‘2’ Health Giving Reasons To Keep Millet In Your Diet, But Not Rice…

I have tried every grain under the sun. Well, almost. But, what I ended up with was millet. Why? There’s a few reasons. One is I don’t believe its gluten bothers me. Another, is that it doesn’t have arsenic in it like rice.

‘Did you know all grains have their own gluten (wheat’s gluten is called gliadin.) Other grain’s gluten have different names…’

At night, some of us crave something sweet. So, what I do is have a bowl of millet I make in my rice cooker. It takes the same amount of time and comes out very fluffy. I pour rice milk over it and use a spoonful of xylitol to sweeten it. This does fill me up and stops the sweets craving late at night. No one should go to bed hungry. I know I don’t.

Although, I know that rice milk must have some amount of arsenic, I don’t know what else to use. I don’t use milk and almond and oat milks don’t seem to agree with me. So, I use enough rice milk to almost cover the millet. Nothing in life is perfect, right? I am not a perfectionist by a long shot.

‘Like myself, millet’s gluten may not affect you like some other grains (wheat, barley, rye, oats and corn.) It also has negligible amounts of inorganic arsenic…’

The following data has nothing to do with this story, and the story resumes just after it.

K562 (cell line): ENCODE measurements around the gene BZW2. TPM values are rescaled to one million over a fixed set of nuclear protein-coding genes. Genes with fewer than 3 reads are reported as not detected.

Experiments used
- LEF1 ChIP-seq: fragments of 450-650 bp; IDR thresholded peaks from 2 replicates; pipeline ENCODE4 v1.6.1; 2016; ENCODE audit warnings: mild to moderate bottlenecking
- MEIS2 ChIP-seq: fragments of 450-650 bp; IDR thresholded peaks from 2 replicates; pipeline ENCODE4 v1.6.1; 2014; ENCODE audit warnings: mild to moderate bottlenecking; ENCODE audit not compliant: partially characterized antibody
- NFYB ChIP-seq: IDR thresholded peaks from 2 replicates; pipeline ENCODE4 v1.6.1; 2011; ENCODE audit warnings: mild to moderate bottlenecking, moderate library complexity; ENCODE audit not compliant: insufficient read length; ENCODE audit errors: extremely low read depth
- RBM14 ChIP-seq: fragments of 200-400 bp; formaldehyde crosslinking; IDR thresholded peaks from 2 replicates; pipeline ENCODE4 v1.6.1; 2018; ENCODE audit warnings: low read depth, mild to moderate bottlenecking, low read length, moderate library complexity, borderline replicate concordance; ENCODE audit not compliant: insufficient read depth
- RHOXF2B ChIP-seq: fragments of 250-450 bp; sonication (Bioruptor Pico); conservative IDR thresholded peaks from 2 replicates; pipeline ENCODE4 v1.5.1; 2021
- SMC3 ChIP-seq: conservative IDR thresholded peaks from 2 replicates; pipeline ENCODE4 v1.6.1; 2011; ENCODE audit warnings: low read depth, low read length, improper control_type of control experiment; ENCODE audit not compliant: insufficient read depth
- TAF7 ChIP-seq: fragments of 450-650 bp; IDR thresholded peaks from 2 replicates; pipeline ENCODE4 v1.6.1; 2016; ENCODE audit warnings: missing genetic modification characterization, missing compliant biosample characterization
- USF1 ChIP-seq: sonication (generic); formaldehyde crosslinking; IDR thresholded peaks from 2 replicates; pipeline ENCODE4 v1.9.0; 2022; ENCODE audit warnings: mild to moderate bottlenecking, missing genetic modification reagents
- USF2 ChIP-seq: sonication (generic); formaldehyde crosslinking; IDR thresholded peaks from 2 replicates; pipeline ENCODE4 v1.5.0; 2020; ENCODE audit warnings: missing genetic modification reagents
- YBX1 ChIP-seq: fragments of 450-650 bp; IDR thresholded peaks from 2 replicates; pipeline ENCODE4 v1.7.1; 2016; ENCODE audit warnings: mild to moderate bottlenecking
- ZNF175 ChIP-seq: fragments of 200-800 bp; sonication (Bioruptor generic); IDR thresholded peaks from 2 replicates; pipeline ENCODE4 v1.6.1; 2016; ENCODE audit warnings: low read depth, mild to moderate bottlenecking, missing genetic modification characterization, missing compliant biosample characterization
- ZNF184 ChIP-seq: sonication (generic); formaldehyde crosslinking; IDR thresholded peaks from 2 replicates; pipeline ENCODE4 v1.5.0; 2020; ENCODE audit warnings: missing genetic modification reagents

Although, I do eat millet I really don’t think we humans were designed to eat grains. I think there is some disagreement out there if millet is a seed or grain. But, it seems most call it a grain. Birds do eat seeds, but apes don’t eat grain. We might be better off mimicking what the great apes eat instead of birds.

And, as for seeds, I do use pumpkin on my salads and add sunflower to our daily green smoothie. People who eat nuts and seeds are said to ‘live longer’. Let’s see if that comes true as time passes. How old do you want to live to?

Note- consult your doctor before you change your diet.


3 thoughts on “‘2’ Health Giving Reasons To Keep Millet In Your Diet, But Not Rice…

    1. I was a really big rice fan until I narrowed down my ‘aches and pains’ to arsenic in rice, even though it was grown in California (lower arsenic content similar to Pakistani and Indian rice.) Personally, I didn’t see any sense in eating or drinking anything with any amount of arsenic no matter how small. Thanks for reading my post!

      Liked by 1 person

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